New competing state of matter discovered in superconducting material

A remarkably long-lived new state of matter.


A team of Physicists at the U.S. Department of Energy’s Ames Laboratory and theoreticians at the University of Alabama Birmingham have recently found a strikingly extensive new state of matter in an iron pnictide superconductor. It uncovers a laser-actuated formation of collective behaviors that contend with superconductivity.

To have closed observation, scientists used terahertz spectroscopy technique that uses laser pulses of less than a trillionth of a second. Moreover, the technique can be thought of as “laser strobe photography” where many quick images reveal the subtle movement of electron pairings inside the materials using long wavelength far-infrared light.

Using the technique, scientists could determine real-time dynamics and fluctuations much better. This will additionally help them develop better superconducting electronics and energy-efficient devices.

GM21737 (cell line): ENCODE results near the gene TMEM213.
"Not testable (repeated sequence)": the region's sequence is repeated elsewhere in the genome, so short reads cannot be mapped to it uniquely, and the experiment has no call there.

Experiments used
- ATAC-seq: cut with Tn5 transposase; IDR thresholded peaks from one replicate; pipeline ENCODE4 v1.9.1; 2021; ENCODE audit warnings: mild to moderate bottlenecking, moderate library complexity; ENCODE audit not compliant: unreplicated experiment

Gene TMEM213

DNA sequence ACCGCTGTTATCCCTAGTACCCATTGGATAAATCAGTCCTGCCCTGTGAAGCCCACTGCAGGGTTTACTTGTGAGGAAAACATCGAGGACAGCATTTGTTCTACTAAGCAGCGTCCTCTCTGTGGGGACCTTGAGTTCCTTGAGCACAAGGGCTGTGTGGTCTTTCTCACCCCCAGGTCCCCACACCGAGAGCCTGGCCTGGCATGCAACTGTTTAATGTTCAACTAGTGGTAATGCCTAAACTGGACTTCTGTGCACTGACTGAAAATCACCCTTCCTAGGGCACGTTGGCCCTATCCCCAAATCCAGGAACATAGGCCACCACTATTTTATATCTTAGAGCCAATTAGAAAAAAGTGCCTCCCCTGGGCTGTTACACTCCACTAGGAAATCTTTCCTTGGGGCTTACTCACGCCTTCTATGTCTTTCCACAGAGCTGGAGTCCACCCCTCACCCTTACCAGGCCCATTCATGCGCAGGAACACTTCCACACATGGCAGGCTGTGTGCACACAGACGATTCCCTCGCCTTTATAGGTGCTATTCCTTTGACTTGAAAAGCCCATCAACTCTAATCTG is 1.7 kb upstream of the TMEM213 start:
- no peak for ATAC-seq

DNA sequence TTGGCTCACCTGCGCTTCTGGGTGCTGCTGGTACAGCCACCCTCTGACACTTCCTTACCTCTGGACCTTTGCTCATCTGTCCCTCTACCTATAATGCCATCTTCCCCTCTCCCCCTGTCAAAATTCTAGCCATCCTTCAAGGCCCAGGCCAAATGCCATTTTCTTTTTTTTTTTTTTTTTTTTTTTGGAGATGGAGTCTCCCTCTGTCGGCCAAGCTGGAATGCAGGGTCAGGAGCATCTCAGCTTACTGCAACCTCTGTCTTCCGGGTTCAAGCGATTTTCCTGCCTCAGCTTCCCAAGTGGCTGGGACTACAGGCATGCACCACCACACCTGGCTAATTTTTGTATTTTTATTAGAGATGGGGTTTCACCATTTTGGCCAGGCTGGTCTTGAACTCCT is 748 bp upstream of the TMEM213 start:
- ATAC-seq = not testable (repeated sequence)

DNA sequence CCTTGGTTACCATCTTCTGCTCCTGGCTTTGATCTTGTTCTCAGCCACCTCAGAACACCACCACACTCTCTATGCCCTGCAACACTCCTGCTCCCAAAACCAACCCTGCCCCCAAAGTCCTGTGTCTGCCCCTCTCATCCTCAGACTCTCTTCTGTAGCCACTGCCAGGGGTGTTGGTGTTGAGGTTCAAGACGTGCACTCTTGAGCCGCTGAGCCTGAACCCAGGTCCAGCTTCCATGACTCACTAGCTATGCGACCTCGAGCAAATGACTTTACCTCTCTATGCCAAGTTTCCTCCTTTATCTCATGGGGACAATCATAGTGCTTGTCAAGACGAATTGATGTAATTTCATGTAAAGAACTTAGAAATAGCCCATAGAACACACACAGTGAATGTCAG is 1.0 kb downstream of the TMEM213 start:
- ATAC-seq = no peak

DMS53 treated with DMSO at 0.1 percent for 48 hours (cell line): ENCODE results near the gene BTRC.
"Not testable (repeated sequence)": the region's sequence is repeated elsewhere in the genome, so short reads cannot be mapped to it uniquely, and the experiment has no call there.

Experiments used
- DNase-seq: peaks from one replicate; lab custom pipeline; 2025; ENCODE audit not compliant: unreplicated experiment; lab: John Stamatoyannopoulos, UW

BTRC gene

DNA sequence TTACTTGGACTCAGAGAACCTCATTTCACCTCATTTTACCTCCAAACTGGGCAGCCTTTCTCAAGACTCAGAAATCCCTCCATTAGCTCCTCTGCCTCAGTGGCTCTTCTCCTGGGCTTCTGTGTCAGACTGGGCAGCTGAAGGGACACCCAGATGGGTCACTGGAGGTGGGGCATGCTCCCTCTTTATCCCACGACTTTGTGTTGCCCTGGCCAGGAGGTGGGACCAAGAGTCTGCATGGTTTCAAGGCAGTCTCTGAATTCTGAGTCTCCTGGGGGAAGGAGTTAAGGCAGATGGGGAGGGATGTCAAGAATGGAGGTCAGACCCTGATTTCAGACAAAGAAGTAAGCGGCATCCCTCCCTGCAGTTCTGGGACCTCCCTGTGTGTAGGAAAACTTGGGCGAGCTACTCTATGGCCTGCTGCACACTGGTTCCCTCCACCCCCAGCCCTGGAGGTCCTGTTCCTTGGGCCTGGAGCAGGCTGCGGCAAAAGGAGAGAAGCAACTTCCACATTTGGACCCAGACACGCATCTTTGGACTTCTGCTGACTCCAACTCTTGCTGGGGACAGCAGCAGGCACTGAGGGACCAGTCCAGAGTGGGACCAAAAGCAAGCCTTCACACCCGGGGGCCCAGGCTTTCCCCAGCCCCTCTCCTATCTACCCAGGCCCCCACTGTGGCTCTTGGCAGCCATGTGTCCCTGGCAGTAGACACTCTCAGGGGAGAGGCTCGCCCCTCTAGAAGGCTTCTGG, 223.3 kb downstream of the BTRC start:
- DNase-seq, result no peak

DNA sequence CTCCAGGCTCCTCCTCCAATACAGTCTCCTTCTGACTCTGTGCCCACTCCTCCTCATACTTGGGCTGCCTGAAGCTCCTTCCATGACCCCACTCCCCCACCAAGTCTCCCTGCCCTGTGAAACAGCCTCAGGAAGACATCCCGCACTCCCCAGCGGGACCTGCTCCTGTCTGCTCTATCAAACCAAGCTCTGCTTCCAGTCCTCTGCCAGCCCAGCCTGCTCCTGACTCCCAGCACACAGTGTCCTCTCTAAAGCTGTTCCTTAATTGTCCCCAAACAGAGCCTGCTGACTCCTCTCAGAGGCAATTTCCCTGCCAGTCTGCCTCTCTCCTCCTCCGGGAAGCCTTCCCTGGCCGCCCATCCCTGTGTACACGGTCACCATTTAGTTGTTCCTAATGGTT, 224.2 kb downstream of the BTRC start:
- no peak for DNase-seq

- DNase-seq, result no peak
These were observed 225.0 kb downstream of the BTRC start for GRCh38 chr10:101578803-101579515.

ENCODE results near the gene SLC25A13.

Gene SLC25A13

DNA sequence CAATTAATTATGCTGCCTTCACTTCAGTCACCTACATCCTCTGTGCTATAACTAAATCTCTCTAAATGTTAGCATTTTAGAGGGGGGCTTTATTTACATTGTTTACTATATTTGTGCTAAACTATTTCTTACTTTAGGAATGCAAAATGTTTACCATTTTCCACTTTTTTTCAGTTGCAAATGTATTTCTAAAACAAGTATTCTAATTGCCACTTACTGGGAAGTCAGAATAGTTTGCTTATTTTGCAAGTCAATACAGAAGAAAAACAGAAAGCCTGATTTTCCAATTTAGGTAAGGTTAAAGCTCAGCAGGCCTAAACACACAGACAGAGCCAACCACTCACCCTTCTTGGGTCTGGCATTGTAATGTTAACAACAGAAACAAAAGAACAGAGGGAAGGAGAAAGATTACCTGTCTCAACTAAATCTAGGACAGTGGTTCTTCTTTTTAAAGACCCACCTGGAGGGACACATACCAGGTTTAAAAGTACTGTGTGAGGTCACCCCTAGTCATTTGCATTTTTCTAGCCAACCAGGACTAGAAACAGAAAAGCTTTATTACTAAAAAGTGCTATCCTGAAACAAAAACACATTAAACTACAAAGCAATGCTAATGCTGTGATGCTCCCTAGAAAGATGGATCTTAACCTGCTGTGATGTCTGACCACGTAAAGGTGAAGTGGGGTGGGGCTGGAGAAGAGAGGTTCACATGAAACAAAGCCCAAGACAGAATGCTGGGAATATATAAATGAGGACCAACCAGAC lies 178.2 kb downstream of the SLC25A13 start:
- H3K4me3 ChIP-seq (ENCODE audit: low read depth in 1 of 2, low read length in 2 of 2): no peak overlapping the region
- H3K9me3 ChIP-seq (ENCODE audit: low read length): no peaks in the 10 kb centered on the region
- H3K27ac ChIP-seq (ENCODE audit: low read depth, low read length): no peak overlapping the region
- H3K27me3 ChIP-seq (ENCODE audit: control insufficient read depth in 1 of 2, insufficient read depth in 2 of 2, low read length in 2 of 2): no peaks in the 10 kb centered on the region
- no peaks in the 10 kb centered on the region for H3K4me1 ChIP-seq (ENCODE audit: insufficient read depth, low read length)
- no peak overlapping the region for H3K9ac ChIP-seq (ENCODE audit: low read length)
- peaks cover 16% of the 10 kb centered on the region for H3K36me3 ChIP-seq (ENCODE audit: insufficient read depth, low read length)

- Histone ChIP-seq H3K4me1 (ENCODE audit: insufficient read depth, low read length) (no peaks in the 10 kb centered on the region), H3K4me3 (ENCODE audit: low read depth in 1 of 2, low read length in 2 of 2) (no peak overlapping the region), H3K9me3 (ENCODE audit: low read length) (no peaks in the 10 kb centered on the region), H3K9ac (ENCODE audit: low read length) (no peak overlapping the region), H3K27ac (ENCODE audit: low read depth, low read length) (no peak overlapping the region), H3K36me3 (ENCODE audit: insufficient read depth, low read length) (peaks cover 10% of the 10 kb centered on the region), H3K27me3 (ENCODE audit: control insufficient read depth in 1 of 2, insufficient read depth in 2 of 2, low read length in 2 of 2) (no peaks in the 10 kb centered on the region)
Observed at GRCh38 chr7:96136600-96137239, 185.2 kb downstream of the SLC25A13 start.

Jigang Wang, Ames Laboratory physicist, and Iowa State University professor said, “Superconductivity is a strange state of matter, in which the pairing of electrons makes them move faster. One of the big problems we are trying to solve is how different states in a material compete for those electrons, and how to balance competition and cooperation to increase the temperature at which a superconducting state emerges.”

The study is published in the Physical Review Letters.


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